Based on the ranking process, the orientation of the directional antenna is adjusted. The preferred ranking process uses both E S / N O and pilot power parameters, measured from pilot signals, to optimize the overall downlink and uplink system performance. This pointing and ranking process enables adaptive pointing of directional antennas in an environment that is subject to interference and multipath. A pointing and ranking process may be used to select an “optimal” pointing angle for communicating with a given base station or selecting a given base station. This process can include fine tuning techniques for use in various environments. Fine-tuning can include the use of weights related to the operating environment or the directivity of the directional antenna.

Description

  Conventionally, Code Division Multiple Access (CDMA) modulation can be used to provide wireless communication between a base station and one or more field devices. In the CDMA cellular system, a plurality of field devices can detect signals in units of devices by transmitting and receiving signals using different codes, although they have the same frequency. A typical field device is a digital mobile phone or a personal computer coupled to a cellular modem.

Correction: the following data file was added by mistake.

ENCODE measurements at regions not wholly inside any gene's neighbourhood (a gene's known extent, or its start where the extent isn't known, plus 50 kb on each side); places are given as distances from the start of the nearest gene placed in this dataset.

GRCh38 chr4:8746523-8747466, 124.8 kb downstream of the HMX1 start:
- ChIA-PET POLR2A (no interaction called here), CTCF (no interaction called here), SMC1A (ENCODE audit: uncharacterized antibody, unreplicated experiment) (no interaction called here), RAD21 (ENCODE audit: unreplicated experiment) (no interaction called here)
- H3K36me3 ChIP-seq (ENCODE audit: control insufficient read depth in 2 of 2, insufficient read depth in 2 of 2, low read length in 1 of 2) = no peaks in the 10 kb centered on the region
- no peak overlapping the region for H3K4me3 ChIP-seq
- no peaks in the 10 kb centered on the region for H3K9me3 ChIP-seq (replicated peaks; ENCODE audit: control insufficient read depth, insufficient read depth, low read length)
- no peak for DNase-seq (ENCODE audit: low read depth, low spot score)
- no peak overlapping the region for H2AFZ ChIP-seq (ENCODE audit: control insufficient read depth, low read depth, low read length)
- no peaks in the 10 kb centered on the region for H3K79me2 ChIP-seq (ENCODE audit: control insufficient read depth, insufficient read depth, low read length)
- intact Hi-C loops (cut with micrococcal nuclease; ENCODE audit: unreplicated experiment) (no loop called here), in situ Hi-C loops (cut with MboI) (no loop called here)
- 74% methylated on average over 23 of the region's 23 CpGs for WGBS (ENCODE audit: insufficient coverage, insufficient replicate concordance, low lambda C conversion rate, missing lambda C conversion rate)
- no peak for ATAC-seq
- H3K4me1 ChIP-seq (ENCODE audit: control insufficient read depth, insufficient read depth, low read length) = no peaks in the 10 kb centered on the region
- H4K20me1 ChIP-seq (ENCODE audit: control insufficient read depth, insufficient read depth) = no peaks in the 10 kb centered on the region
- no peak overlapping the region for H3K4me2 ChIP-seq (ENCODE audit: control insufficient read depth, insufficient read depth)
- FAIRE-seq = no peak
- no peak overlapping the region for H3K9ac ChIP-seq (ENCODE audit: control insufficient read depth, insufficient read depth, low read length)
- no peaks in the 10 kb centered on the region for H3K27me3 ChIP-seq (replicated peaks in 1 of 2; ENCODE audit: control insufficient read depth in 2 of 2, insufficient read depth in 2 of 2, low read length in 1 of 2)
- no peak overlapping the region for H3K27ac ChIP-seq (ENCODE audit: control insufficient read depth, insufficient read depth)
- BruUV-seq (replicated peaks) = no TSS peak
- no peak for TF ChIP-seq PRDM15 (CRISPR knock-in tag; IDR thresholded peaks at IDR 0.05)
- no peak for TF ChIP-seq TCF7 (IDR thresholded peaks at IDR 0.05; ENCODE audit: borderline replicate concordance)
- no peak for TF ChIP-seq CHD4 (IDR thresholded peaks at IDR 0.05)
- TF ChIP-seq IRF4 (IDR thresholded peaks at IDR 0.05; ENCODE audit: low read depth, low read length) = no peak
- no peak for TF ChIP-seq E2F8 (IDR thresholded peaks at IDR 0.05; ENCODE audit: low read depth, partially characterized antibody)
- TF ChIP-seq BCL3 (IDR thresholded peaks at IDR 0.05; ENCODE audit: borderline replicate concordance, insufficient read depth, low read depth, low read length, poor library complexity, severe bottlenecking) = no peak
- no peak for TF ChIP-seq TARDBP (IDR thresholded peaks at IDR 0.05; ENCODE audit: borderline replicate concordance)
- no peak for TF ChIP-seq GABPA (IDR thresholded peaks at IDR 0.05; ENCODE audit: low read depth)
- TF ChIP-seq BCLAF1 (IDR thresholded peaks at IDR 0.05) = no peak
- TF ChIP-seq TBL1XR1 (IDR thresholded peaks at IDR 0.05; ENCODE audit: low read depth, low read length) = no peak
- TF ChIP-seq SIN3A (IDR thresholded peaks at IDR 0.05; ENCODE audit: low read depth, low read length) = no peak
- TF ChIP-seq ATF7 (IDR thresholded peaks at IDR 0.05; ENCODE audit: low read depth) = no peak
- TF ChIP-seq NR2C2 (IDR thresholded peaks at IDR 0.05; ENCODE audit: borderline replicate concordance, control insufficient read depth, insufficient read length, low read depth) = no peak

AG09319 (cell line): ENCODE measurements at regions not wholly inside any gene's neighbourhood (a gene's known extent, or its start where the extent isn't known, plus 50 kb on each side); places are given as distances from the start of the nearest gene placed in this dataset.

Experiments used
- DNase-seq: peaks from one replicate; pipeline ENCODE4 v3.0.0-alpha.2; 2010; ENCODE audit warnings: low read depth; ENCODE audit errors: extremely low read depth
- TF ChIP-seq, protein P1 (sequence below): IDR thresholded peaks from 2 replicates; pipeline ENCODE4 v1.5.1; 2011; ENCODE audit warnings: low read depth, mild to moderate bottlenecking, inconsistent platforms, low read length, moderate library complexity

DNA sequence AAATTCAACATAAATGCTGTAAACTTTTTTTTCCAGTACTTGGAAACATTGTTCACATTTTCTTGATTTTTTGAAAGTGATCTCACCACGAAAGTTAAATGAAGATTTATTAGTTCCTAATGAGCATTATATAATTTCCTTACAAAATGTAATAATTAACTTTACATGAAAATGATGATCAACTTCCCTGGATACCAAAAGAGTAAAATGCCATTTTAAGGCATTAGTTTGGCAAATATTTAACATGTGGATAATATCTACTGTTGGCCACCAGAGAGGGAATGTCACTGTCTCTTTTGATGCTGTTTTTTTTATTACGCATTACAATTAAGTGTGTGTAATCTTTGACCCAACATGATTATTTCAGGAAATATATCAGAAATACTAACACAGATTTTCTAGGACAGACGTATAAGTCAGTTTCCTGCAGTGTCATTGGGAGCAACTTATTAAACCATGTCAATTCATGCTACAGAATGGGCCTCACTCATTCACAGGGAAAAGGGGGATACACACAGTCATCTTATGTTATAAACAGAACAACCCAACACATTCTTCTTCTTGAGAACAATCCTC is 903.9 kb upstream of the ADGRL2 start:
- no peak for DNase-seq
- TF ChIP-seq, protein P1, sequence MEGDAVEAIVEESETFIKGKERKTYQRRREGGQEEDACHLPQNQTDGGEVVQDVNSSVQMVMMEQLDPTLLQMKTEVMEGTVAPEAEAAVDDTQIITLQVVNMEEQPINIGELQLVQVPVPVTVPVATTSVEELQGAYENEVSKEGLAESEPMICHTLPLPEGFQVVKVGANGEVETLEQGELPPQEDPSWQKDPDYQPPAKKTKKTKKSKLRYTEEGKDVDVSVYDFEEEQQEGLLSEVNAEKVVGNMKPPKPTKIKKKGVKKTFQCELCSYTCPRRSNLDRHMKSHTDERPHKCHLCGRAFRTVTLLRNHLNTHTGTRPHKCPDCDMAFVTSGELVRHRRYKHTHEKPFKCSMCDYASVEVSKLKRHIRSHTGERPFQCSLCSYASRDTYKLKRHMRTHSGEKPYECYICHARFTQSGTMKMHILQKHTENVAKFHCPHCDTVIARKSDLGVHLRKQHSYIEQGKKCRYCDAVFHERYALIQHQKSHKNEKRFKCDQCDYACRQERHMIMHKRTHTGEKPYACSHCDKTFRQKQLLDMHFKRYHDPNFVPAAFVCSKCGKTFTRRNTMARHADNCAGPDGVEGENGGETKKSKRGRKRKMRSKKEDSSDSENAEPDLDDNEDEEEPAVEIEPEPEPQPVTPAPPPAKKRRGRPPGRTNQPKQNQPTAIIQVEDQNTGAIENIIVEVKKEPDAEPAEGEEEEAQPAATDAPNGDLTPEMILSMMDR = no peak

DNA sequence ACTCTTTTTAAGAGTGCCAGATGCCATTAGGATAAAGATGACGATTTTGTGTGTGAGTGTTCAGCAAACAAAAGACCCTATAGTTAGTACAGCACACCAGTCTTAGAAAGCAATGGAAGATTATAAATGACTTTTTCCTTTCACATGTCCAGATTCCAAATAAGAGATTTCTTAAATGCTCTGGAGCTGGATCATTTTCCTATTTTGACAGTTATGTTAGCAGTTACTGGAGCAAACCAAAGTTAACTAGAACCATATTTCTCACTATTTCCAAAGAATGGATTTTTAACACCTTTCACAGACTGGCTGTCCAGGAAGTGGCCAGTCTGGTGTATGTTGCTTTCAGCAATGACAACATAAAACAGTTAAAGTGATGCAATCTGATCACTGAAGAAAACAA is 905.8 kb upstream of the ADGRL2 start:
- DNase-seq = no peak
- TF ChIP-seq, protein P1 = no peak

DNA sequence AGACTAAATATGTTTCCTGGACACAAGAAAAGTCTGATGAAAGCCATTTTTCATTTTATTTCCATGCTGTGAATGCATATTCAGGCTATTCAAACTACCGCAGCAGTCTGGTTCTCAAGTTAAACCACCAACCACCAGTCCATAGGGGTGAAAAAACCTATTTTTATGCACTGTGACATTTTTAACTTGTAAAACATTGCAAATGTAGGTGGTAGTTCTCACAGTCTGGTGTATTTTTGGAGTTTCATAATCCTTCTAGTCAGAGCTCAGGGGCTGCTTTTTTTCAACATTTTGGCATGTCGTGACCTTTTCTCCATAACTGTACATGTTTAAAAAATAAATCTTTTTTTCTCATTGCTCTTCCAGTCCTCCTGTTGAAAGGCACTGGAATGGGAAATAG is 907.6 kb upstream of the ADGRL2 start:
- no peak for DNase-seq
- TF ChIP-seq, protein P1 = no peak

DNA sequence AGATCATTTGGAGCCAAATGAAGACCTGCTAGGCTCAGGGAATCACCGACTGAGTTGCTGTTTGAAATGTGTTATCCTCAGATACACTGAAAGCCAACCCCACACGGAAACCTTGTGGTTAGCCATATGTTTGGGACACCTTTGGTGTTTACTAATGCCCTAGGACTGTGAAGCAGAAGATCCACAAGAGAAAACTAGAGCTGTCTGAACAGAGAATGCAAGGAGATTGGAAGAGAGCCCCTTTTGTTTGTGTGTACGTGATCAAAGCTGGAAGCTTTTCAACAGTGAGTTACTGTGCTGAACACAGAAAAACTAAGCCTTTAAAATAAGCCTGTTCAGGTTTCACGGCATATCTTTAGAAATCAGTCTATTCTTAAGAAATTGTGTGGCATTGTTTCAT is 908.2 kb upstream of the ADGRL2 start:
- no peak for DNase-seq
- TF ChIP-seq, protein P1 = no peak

The base station is typically an Internet gateway via a public switched telephone network (PSTN) or, in the case of a data system, for example via an Internet Service Provider (ISP). A set of computer controlled transceivers interconnected to each other. The base station includes an antenna device for transmitting a downlink radio frequency signal to the field device. The base station antenna also serves to receive uplink radio frequency signals transmitted from the respective field devices. Each field device also includes an antenna device for receiving downlink signals and transmitting uplink signals.

  In field devices, the most common type of antenna used to transmit and receive signals is a monopole antenna or an omnidirectional antenna. This type of antenna consists of a single wire or antenna element coupled to a transceiver in a field device. The transceiver receives an uplink signal transmitted from a circuit in the field device, and modulates a signal to the antenna element at a specific frequency assigned to the field device. A downlink signal received at a specific frequency by the antenna element is demodulated by a transceiver and supplied to a processing circuit in the field device.